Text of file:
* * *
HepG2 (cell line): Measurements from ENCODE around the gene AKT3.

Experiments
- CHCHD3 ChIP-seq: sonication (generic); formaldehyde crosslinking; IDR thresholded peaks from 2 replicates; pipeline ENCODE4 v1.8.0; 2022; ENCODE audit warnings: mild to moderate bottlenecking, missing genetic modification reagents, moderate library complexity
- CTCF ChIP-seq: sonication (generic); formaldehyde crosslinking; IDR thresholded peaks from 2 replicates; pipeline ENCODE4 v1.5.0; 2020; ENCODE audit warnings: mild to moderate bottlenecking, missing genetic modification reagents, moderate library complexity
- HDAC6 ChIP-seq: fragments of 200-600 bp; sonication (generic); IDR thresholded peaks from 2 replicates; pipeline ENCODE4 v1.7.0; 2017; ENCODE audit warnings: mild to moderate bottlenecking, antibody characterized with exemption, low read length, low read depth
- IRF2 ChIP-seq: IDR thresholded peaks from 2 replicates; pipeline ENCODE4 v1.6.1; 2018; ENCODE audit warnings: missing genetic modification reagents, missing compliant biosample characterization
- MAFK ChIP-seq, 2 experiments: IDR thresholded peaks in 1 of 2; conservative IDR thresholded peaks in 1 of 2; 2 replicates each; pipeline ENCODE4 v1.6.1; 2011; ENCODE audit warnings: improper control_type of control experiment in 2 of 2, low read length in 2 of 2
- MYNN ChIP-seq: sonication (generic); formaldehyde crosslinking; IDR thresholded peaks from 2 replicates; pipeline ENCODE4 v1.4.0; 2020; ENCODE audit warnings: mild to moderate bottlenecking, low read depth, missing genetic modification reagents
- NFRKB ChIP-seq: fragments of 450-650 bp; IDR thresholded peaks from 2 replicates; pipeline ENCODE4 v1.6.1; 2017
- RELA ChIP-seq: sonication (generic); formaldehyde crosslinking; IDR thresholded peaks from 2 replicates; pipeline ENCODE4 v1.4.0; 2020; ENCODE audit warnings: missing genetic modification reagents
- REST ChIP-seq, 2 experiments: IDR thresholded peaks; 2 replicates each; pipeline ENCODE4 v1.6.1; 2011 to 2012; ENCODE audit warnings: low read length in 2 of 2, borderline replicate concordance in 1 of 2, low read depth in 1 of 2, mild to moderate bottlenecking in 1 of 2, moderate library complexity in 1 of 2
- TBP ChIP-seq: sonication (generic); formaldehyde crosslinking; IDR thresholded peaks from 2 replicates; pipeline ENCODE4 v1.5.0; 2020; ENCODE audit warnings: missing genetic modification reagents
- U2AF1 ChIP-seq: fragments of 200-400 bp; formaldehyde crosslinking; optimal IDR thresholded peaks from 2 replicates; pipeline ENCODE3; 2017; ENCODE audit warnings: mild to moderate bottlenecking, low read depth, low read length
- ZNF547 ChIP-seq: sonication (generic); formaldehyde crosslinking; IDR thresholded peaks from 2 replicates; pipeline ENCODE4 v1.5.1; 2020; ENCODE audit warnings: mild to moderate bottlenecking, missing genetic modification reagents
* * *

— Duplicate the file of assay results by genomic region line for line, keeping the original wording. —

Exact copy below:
HepG2 (cell line): Measurements from ENCODE around the gene AKT3.

Experiments
- CHCHD3 ChIP-seq: sonication (generic); formaldehyde crosslinking; IDR thresholded peaks from 2 replicates; pipeline ENCODE4 v1.8.0; 2022; ENCODE audit warnings: mild to moderate bottlenecking, missing genetic modification reagents, moderate library complexity
- CTCF ChIP-seq: sonication (generic); formaldehyde crosslinking; IDR thresholded peaks from 2 replicates; pipeline ENCODE4 v1.5.0; 2020; ENCODE audit warnings: mild to moderate bottlenecking, missing genetic modification reagents, moderate library complexity
- HDAC6 ChIP-seq: fragments of 200-600 bp; sonication (generic); IDR thresholded peaks from 2 replicates; pipeline ENCODE4 v1.7.0; 2017; ENCODE audit warnings: mild to moderate bottlenecking, antibody characterized with exemption, low read length, low read depth
- IRF2 ChIP-seq: IDR thresholded peaks from 2 replicates; pipeline ENCODE4 v1.6.1; 2018; ENCODE audit warnings: missing genetic modification reagents, missing compliant biosample characterization
- MAFK ChIP-seq, 2 experiments: IDR thresholded peaks in 1 of 2; conservative IDR thresholded peaks in 1 of 2; 2 replicates each; pipeline ENCODE4 v1.6.1; 2011; ENCODE audit warnings: improper control_type of control experiment in 2 of 2, low read length in 2 of 2
- MYNN ChIP-seq: sonication (generic); formaldehyde crosslinking; IDR thresholded peaks from 2 replicates; pipeline ENCODE4 v1.4.0; 2020; ENCODE audit warnings: mild to moderate bottlenecking, low read depth, missing genetic modification reagents
- NFRKB ChIP-seq: fragments of 450-650 bp; IDR thresholded peaks from 2 replicates; pipeline ENCODE4 v1.6.1; 2017
- RELA ChIP-seq: sonication (generic); formaldehyde crosslinking; IDR thresholded peaks from 2 replicates; pipeline ENCODE4 v1.4.0; 2020; ENCODE audit warnings: missing genetic modification reagents
- REST ChIP-seq, 2 experiments: IDR thresholded peaks; 2 replicates each; pipeline ENCODE4 v1.6.1; 2011 to 2012; ENCODE audit warnings: low read length in 2 of 2, borderline replicate concordance in 1 of 2, low read depth in 1 of 2, mild to moderate bottlenecking in 1 of 2, moderate library complexity in 1 of 2
- TBP ChIP-seq: sonication (generic); formaldehyde crosslinking; IDR thresholded peaks from 2 replicates; pipeline ENCODE4 v1.5.0; 2020; ENCODE audit warnings: missing genetic modification reagents
- U2AF1 ChIP-seq: fragments of 200-400 bp; formaldehyde crosslinking; optimal IDR thresholded peaks from 2 replicates; pipeline ENCODE3; 2017; ENCODE audit warnings: mild to moderate bottlenecking, low read depth, low read length
- ZNF547 ChIP-seq: sonication (generic); formaldehyde crosslinking; IDR thresholded peaks from 2 replicates; pipeline ENCODE4 v1.5.1; 2020; ENCODE audit warnings: mild to moderate bottlenecking, missing genetic modification reagents